Solitary Pleasures, by John Ostrander

John Ostrander

John Ostrander started his career as a professional writer as a playwright. His best known effort, Bloody Bess, was directed by Stuart Gordon, and starred Dennis Franz, Joe Mantegna, William J. Norris, Meshach Taylor and Joe Mantegna. He has written some of the most important influential comic books of the past 25 years, including Batman, The Spectre, Manhunter, Firestorm, Hawkman, Suicide Squad, Wasteland, X-Men, and The Punisher, as well as Star Wars comics for Dark Horse. New episodes of his creator-owned series, GrimJack, which was first published by First Comics in the 1980s, appear every week on ComicMix.

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8 Responses

  1. Elayne Riggs says:

    What I've read that gives me pleasure was sort of the gist of my last two columns at ComicMix. :)The only real co-writing I've done was with the late Leah Adezio. Ari of Lemuria was mostly her baby but, when it came to actually writing it, it was a true collaboration. I didn't have a personal vision of how the story should come out, so it really became us telling it to each other.

  2. MARK WHEATLEY says:

    Collaboration is like kids playing in a sandbox. And when it works it is like the BEST playtime ever. Ultimately you get to the point where someone has to sit down and WRITE and at that point it becomes one writer/one vision. And then maybe if the schedule allows time the other writer can play "editor" and give the MS a good look.I'm currently reading THE KING OF ELFLAND'S DAUGHTER by Lord Dunsany. I'm enjoying the quaint style of writing and the fresh, personal take on the fantasy. It is revealing to see how modern fantasy has gone through a kind of Marvel Comics precess of getting the "back story" consistent. When Dunsany was writing he had local lore to pull from but he was very good at just making it up on the fly. I also think it is charming how he manages to slide Elfland into natural places just a few fields away from "the fields we know". Makes the fantasy seem like it is just outside the house and tucked away in a corner of the yard. Actually this book reminds me of a Tad Williams book that I read about a year ago – WAR OF THE FLOWERS. I'm sure Tad was deliberately working from traditional source material to create his world of faeries. But he managed to gracefully turn it all sideways and make it cutting edge and modern at the same time. For my money it is a standout book by an author who usually does very well.And I selected the Dunsany book from my library as an antidote to the last book I read; JUDAS UNCHAINED which is the second half of a single story that started with PANDORA'S STAR written by Peter F. Hamilton. Hamilton writes the style of book that takes a grip and will not let go. His books are usually over a thousand pages long and I just zip through them. He writes current, up to date SCIENCE fiction that convincingly imagines a future world, universe etc. But he pulls it all off in the context of traditional pulp style invention and pacing. I started reading Hamilton's books with his Night’s Dawn Trilogy (the Reality Dysfunction, Neutronium Alchemist and the Naked God) – about 6000 pages of the very best Space Opera I have ever read. And I have read a LOT of Space Opera starting with Edmond Hamilton's works in the early pulps. And this upstart new Hamilton carries on a grand sense of wonder that would do Edmond proud.As an antidote to THE KING OF ELFLAND'S DAUGHTER I have my eye on a Hard Case Crime book or maybe a Shell Scott book by Richard Prather.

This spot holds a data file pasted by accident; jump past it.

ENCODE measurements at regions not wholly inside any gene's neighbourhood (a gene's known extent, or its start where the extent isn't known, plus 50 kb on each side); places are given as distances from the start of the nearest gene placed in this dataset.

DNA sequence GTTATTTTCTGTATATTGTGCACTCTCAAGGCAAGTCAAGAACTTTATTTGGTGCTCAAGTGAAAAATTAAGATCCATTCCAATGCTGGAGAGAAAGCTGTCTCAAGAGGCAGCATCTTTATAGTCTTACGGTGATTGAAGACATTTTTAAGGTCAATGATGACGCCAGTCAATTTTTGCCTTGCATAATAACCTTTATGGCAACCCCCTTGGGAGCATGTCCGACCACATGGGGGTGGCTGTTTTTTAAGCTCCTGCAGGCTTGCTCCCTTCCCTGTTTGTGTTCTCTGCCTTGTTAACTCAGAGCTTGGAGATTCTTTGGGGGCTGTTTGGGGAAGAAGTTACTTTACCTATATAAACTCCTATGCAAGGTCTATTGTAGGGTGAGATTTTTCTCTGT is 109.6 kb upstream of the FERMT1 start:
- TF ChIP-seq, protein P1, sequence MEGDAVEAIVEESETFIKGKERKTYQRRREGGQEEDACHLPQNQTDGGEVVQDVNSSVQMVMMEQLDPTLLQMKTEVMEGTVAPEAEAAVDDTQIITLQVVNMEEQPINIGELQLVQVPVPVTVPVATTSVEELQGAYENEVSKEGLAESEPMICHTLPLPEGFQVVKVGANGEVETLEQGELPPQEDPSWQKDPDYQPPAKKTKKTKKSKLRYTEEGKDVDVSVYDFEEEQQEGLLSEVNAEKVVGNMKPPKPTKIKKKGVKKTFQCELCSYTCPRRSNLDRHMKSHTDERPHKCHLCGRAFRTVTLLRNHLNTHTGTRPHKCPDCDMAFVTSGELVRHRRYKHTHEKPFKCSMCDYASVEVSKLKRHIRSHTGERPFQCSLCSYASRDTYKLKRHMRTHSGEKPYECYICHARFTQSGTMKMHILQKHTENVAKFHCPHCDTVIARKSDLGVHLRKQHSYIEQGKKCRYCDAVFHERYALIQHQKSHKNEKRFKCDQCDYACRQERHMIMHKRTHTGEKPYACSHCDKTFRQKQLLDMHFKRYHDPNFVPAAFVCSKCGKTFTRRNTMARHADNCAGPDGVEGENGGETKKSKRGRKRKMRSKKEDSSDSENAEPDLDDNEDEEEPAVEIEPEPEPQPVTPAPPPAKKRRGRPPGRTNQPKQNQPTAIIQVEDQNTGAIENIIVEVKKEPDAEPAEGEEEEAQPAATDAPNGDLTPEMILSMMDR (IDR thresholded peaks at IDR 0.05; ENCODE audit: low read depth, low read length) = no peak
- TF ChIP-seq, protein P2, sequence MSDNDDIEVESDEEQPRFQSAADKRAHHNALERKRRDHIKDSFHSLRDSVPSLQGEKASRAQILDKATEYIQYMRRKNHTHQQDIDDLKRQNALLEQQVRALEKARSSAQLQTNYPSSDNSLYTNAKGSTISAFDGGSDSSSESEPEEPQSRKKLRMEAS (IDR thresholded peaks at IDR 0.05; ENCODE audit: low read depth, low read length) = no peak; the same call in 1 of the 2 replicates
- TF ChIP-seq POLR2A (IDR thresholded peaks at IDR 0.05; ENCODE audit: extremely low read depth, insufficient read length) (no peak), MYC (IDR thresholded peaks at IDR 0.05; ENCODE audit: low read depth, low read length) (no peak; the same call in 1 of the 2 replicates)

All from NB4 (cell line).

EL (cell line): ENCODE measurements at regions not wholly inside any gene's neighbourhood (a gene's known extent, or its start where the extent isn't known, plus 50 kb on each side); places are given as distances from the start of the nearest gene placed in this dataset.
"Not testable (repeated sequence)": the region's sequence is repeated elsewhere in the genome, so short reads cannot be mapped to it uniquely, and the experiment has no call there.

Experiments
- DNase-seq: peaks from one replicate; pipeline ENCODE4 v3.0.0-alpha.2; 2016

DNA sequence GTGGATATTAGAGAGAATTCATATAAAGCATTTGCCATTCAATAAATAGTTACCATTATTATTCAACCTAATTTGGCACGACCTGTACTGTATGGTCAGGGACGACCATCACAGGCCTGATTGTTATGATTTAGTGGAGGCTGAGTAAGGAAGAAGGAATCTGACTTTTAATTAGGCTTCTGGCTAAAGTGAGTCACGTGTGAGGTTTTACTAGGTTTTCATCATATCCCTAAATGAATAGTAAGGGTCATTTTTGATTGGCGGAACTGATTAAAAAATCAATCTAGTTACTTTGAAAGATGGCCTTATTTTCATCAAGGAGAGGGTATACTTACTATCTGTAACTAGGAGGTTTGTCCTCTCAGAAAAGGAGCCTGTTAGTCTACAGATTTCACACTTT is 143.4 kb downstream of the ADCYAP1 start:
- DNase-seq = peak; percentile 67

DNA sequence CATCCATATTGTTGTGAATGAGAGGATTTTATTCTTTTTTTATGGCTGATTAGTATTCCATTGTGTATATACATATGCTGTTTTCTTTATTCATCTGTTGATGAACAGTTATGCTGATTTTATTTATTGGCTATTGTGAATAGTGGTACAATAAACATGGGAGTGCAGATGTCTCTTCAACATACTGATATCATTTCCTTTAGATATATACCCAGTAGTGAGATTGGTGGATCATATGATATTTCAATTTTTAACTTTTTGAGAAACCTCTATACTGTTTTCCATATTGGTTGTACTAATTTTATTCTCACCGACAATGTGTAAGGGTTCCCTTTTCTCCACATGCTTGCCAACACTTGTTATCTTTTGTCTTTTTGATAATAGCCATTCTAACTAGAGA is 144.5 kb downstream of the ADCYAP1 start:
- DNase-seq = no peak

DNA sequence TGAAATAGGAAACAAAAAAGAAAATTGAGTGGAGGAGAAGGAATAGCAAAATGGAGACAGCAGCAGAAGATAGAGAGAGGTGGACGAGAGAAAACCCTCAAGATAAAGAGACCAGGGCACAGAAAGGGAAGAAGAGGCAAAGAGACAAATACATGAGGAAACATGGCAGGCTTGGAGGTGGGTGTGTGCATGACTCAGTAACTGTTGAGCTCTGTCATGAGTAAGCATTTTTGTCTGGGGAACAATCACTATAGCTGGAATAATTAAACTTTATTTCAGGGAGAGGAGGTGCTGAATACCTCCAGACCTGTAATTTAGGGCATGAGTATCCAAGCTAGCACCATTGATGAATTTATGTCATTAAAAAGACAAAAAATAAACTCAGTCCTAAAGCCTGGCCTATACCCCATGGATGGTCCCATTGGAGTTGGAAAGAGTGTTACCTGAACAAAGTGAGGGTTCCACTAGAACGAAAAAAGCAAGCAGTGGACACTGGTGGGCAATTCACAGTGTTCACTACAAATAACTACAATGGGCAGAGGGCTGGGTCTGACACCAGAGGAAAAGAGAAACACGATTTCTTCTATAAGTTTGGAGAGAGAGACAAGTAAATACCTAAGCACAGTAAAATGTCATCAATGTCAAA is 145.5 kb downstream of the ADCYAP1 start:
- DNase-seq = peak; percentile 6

• Marilee J. Layman says:

      I think Hamilton too often ends up with a deus ex machina. In one set of books, literally.

  3. John Ostrander says:

    I've also recently re-read THE KING OF ELFLAND'S DAUGHTER and enjoyed it a great deal this time around as well although the hunting of the unicorn bothered me more than it did the first time I read it. Still, a very good High Fantasy read. Thanks for reminding me of it!

  4. Martha Thomases says:

    I just finished CHEAP DIAMONDS by Norris Church Mailer, which was tons of fun. Being a tall, blonde super-model in New York in the 1970s is exactly like a fantasy novel to me.

  5. Marilee J. Layman says:

    I've always been a solitary person. This works out well now that I'm disabled and spend most of my time at home with the cats. The doctors don't consider all this "talking" online to be "social stimulation," but I think it is.I mostly read science fiction and am at this time rereading The End of the Game by Sherri Tepper. We read the first trilogy in this series (reread for me) in bookgroup and I'm rereading the two other trilogies. This is one of her early sets — not too much preaching.Some of my favorite books are the Barrayar series by Lois McMaster Bujold. Space opera mixed with several social environments.

  6. mike weber says:

    If you can find it, having recently read/reread "King of Elfland's Daughter", you might want to listen to Johnson & Knight's pop/rock/blues version from the 70s, featuring Mary Hopkin as Lirazel, Alexis Korner as The Troll, and Christopher Lee as narrator/The King of ELfland.I think it's out of print, but i think i might know where someone could borrow a listening copy…